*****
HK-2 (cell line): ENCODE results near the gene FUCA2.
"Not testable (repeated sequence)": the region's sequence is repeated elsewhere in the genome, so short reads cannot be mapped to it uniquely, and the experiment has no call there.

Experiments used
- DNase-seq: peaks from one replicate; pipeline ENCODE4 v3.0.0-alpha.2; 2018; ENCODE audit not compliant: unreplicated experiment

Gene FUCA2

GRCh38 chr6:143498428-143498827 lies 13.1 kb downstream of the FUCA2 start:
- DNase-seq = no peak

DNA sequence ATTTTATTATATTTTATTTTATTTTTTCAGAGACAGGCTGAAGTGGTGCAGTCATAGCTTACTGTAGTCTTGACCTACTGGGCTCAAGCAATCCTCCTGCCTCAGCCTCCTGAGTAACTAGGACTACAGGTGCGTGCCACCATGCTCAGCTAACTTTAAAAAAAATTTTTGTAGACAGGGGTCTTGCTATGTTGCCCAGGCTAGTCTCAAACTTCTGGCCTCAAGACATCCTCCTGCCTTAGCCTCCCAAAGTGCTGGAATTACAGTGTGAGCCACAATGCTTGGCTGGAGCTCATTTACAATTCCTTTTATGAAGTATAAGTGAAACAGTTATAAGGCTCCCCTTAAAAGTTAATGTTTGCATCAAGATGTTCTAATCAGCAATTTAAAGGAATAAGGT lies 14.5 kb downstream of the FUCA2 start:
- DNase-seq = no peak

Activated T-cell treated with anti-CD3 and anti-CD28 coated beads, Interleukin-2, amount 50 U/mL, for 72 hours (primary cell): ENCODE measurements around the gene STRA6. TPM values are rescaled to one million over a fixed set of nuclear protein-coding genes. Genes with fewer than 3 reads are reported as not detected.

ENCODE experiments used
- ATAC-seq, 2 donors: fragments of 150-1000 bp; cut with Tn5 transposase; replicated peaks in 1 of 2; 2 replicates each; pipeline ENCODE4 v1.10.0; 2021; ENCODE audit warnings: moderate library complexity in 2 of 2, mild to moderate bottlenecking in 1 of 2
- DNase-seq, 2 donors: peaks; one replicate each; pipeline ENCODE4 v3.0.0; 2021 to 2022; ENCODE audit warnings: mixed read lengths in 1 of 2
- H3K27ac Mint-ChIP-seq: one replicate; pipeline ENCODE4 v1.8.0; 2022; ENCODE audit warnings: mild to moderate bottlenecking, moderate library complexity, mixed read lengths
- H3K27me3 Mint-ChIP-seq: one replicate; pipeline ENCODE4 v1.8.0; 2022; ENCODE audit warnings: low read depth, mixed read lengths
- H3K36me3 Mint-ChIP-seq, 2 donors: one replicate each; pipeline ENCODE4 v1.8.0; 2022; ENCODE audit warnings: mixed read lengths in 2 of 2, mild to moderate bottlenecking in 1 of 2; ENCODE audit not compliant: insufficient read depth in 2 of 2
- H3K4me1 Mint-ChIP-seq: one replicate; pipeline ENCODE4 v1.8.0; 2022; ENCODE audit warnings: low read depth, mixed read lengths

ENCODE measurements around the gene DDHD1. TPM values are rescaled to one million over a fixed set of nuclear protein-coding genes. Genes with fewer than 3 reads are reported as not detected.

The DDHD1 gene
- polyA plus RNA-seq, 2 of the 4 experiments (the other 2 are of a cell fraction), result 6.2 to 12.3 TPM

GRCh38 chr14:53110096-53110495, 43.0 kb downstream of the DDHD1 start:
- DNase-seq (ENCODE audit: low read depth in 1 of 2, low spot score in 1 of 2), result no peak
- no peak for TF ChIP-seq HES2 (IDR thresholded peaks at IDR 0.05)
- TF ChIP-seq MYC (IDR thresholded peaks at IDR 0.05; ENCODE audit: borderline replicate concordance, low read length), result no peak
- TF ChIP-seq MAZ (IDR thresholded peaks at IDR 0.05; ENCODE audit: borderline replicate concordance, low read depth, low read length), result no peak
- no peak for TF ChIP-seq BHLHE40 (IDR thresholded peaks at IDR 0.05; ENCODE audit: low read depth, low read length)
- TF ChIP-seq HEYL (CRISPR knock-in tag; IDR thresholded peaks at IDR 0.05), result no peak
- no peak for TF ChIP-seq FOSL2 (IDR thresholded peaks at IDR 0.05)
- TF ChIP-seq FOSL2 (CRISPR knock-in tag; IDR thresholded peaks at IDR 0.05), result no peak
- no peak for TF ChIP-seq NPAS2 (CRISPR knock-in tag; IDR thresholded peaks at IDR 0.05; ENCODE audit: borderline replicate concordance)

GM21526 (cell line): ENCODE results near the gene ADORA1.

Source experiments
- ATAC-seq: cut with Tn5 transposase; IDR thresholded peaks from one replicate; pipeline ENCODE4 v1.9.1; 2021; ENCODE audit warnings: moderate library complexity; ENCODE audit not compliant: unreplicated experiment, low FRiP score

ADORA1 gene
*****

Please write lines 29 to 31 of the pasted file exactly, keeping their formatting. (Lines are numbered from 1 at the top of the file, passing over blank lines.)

- TF ChIP-seq FOSL2 (CRISPR knock-in tag; IDR thresholded peaks at IDR 0.05), result no peak
- no peak for TF ChIP-seq NPAS2 (CRISPR knock-in tag; IDR thresholded peaks at IDR 0.05; ENCODE audit: borderline replicate concordance)

GM21526 (cell line): ENCODE results near the gene ADORA1.